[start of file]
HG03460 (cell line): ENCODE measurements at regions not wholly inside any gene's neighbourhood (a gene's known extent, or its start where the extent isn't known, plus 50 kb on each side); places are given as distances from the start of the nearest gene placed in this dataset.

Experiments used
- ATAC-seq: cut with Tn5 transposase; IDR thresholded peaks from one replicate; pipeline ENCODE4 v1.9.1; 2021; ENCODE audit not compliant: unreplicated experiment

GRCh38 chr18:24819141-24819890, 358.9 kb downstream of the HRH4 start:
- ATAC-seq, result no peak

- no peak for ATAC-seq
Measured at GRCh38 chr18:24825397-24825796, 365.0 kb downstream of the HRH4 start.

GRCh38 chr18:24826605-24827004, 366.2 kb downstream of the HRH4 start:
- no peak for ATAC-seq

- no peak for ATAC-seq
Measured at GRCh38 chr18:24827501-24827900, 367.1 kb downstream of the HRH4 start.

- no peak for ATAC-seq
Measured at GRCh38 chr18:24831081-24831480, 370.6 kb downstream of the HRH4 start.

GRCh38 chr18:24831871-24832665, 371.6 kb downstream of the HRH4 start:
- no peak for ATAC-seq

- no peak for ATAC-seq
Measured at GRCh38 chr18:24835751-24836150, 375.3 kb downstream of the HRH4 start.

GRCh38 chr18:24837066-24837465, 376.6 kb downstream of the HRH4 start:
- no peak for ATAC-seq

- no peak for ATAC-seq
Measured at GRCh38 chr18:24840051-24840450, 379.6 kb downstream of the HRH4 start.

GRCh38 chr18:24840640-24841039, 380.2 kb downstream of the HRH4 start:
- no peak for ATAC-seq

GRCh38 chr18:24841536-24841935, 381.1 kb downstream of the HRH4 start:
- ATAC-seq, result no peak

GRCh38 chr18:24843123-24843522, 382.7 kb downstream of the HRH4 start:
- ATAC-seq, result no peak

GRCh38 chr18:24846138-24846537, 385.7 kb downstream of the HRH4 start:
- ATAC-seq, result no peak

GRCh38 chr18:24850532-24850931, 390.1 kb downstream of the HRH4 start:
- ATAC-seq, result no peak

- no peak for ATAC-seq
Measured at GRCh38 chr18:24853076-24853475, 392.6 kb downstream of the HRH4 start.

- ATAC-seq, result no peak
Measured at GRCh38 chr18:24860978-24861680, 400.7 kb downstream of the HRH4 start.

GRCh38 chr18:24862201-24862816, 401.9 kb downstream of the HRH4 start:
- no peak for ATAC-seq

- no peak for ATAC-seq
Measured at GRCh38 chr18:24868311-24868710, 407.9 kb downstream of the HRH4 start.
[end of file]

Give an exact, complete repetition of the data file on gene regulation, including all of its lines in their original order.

HG03460 (cell line): ENCODE measurements at regions not wholly inside any gene's neighbourhood (a gene's known extent, or its start where the extent isn't known, plus 50 kb on each side); places are given as distances from the start of the nearest gene placed in this dataset.

Experiments used
- ATAC-seq: cut with Tn5 transposase; IDR thresholded peaks from one replicate; pipeline ENCODE4 v1.9.1; 2021; ENCODE audit not compliant: unreplicated experiment

GRCh38 chr18:24819141-24819890, 358.9 kb downstream of the HRH4 start:
- ATAC-seq, result no peak

- no peak for ATAC-seq
Measured at GRCh38 chr18:24825397-24825796, 365.0 kb downstream of the HRH4 start.

GRCh38 chr18:24826605-24827004, 366.2 kb downstream of the HRH4 start:
- no peak for ATAC-seq

- no peak for ATAC-seq
Measured at GRCh38 chr18:24827501-24827900, 367.1 kb downstream of the HRH4 start.

- no peak for ATAC-seq
Measured at GRCh38 chr18:24831081-24831480, 370.6 kb downstream of the HRH4 start.

GRCh38 chr18:24831871-24832665, 371.6 kb downstream of the HRH4 start:
- no peak for ATAC-seq

- no peak for ATAC-seq
Measured at GRCh38 chr18:24835751-24836150, 375.3 kb downstream of the HRH4 start.

GRCh38 chr18:24837066-24837465, 376.6 kb downstream of the HRH4 start:
- no peak for ATAC-seq

- no peak for ATAC-seq
Measured at GRCh38 chr18:24840051-24840450, 379.6 kb downstream of the HRH4 start.

GRCh38 chr18:24840640-24841039, 380.2 kb downstream of the HRH4 start:
- no peak for ATAC-seq

GRCh38 chr18:24841536-24841935, 381.1 kb downstream of the HRH4 start:
- ATAC-seq, result no peak

GRCh38 chr18:24843123-24843522, 382.7 kb downstream of the HRH4 start:
- ATAC-seq, result no peak

GRCh38 chr18:24846138-24846537, 385.7 kb downstream of the HRH4 start:
- ATAC-seq, result no peak

GRCh38 chr18:24850532-24850931, 390.1 kb downstream of the HRH4 start:
- ATAC-seq, result no peak

- no peak for ATAC-seq
Measured at GRCh38 chr18:24853076-24853475, 392.6 kb downstream of the HRH4 start.

- ATAC-seq, result no peak
Measured at GRCh38 chr18:24860978-24861680, 400.7 kb downstream of the HRH4 start.

GRCh38 chr18:24862201-24862816, 401.9 kb downstream of the HRH4 start:
- no peak for ATAC-seq

- no peak for ATAC-seq
Measured at GRCh38 chr18:24868311-24868710, 407.9 kb downstream of the HRH4 start.